Rogers v. Office of the Attorney General The et al
OPINION AND ORDER denying 11 Motion to Disqualify Attorney Generals Officefrom Representing the Defendants Stemming from Conflict of Interest. Signed by Magistrate Judge Michael G Gotsch, Sr on 2/17/17. (cc: Dexter Rogers). (nal)
UNITED STATES DISTRICT COURT
NORTHERN DISTRICT OF INDIANA
SOUTH BEND DIVISION
DEXTER ROGERS, Individually and as
Personal Representative of the estate of
Carrie Bell Rogers, et al.,
THE OFFICE OF THE ATTORNEY
GENERAL, CASE ANALYST JENNIFER
PRUITT, ATTORNEY KELLY PAUTLER,
and CHIEF JUDGE CRAIG BOBAY,
CAUSE NO. 1:16-CV-00429-RL-MGG
OPINION AND ORDER
Before the Court is a “Motion to Disqualify Attorney Generals’ Office from Representing
the Defendants Stemming from Conflict of Interest” [DE 11] filed on January 13, 2017, by
pro se Plaintiff Dexter Rogers, individually and as personal representative of the estate of Carrie
Bell Rogers and the estate of Premius Rogers (“Rogers”). In the motion, Rogers seeks to
disqualify the Indiana Attorney General’s Office (the “IAG’s Office”) from representing itself,
Deputy Attorney General Kelly Pautler, Case Analyst Jennifer Pruitt, and Chief Judge Bobay
(collectively, the “State Defendants”), due to a purported conflict of interest. The State
Defendants filed a response to the motion on January 23, 2017 [DE 18], and Rogers filed a reply
on February 1, 2017 [DE 22].
For the following reasons, Rogers’s motion to disqualify will be DENIED.
Rogers filed a nearly identical motion to disqualify the IAG in a civil rights action against
various courts and judges just last year. This Court denied that motion on July 28, 2016. See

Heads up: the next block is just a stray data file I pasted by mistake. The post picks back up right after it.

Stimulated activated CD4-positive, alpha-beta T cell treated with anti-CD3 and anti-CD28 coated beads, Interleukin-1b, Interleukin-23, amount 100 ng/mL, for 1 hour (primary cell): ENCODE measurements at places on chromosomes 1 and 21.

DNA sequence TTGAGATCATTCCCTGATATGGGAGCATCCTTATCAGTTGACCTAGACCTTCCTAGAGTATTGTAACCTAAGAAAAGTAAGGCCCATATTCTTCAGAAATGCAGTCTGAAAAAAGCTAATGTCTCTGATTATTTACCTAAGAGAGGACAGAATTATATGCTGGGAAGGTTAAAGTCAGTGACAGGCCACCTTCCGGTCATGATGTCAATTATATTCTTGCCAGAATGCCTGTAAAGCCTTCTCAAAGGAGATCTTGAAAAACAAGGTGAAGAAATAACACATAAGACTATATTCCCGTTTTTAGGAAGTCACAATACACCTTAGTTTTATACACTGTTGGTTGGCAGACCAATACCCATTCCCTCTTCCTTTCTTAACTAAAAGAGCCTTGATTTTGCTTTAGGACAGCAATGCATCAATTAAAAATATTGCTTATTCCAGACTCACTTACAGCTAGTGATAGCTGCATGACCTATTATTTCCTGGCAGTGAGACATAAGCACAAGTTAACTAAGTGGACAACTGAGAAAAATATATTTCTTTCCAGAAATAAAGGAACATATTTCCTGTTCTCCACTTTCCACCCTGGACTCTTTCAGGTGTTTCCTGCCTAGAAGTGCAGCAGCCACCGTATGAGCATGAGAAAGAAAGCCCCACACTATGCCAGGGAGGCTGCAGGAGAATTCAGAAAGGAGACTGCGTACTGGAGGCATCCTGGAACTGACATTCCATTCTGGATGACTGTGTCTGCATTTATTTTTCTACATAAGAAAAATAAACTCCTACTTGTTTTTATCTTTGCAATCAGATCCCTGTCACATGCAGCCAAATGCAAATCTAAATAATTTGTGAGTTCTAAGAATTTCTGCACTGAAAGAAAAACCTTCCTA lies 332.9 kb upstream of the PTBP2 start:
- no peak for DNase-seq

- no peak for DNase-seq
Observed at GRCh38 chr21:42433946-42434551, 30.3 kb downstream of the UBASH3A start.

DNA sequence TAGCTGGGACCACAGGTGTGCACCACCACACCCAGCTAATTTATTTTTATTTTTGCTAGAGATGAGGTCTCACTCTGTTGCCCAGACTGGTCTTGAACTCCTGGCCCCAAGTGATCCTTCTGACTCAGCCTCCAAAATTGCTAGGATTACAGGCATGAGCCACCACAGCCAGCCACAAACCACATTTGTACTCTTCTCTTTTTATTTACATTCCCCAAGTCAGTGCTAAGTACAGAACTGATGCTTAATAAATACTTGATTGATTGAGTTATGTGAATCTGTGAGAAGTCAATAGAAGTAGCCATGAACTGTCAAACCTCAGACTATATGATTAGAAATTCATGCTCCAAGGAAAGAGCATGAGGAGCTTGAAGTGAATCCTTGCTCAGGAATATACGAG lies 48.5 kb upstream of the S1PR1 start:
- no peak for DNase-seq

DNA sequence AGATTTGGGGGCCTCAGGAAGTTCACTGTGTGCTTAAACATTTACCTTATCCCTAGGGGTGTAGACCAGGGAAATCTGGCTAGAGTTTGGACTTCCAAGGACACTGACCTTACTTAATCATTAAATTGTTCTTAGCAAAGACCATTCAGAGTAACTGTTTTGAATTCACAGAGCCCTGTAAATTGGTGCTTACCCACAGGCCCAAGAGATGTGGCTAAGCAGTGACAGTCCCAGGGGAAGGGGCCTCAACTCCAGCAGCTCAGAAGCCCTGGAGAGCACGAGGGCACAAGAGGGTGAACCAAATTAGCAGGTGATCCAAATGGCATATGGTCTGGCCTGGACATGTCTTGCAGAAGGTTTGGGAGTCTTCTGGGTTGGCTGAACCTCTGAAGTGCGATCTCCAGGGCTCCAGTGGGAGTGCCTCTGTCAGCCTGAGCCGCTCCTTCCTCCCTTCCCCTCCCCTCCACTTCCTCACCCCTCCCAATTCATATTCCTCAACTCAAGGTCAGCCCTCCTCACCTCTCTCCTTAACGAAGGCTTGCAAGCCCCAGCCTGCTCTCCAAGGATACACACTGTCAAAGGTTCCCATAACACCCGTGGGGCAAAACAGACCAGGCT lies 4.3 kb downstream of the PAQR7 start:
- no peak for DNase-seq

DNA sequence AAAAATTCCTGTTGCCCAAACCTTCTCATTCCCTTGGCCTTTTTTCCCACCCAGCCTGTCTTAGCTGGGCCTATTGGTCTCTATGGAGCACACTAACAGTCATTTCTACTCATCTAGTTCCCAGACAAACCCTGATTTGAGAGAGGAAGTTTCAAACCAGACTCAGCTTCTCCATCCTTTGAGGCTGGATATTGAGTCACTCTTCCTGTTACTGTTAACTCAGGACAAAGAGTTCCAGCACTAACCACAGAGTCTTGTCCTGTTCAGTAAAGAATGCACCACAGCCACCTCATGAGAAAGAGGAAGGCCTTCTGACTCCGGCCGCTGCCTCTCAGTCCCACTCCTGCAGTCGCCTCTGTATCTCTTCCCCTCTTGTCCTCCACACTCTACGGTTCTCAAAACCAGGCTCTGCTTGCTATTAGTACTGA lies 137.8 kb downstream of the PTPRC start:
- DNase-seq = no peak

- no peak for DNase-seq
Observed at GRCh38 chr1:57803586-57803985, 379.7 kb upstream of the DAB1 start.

Rogers v. Allen County Superior Court, Cause No. 1:16-cv-40-RL-SLC [DE 52].
The current action stems from a medical malpractice case Rogers filed in state court
against Parkview Hospital, Inc. (“Parkview”) and its chief executive officer, Michael J. Packnett.
See Rogers v. Anonymous Physician A, No. 02D03-1401-CT-000039 (filed Jan. 22, 2014).
Rogers later sued several courts and judges, alleging various violations of his civil rights
stemming from the medical malpractice case. Rogers v. Allen County Superior Court, 1:16-cv40-RL-SLC [DE 1; DE 47 at ¶ 2]. Through the instant action, Rogers is suing more government
entities and officials in a Title VI claim.
As Rogers sees it, the IAG’s Office must be disqualified from representing itself in this
action due to a purported conflict of interest arising from Deputy Attorney General Kelly
Pautler’s representation of the medical professional defendants in Rogers’s original state case
prior to Pautler joining the IAG’s Office. Pautler, who is now the Assistant Section Chief of the
Civil Litigation Section of the IAG’s Office, has not appeared in this action, but apparently “has
consistently kept abreast of the happenings of [Rogers’s state claim].” Rogers does not allege
that any information Pautler received was not public.1 Rogers is also concerned because Pautler
was employed at the IAG’s Office before he filed his consumer complaint. Additionally, Rogers
is concerned about Pautler’s playing an integral role in case management at the time he filed his
first civil rights action. Rogers fears that Pautler shared “information regarding the status” of his
In his first motion to disqualify, Rogers alleged that Pautler received a “Notice of Completion of Clerk’s Record”
in his state case after she joined the IAG’s Office. Rogers v. Allen County Superior Court, 1:16-cv-40-RL-SLC [DE
47 at ¶ 12]. The Notice, which Rogers attached to his motion, consists of a single page and indicates that it had a
“Chronological Case Summary” attached to it. [Id. at 19-20].
original medical malpractice claim with another Deputy Attorney General, Benjamin Jones, who
represented the defendants in the first civil rights action. [DE 11 at 6].
Rogers alleges that Jones failed to exercise the level of due diligence in screening to avert
a potential conflict of interest with respect to Pautler regarding the original medical malpractice
claim, his consumer protection claim, and the two civil rights claims. As Rogers sees it, Pautler
has a conflict of interest in this action imputable to Jones and the IAG’s Office, necessitating
their disqualification. Jones has not made an appearance in the present civil rights claim, and
Rogers has not alleged a conflict with respect to the attorney of record, Deputy Attorney General
David Arthur. Presumably, Rogers means to argue that the same argument applies against
Arthur. Regardless, of whether Rogers intends to disqualify Jones or Arthur in the present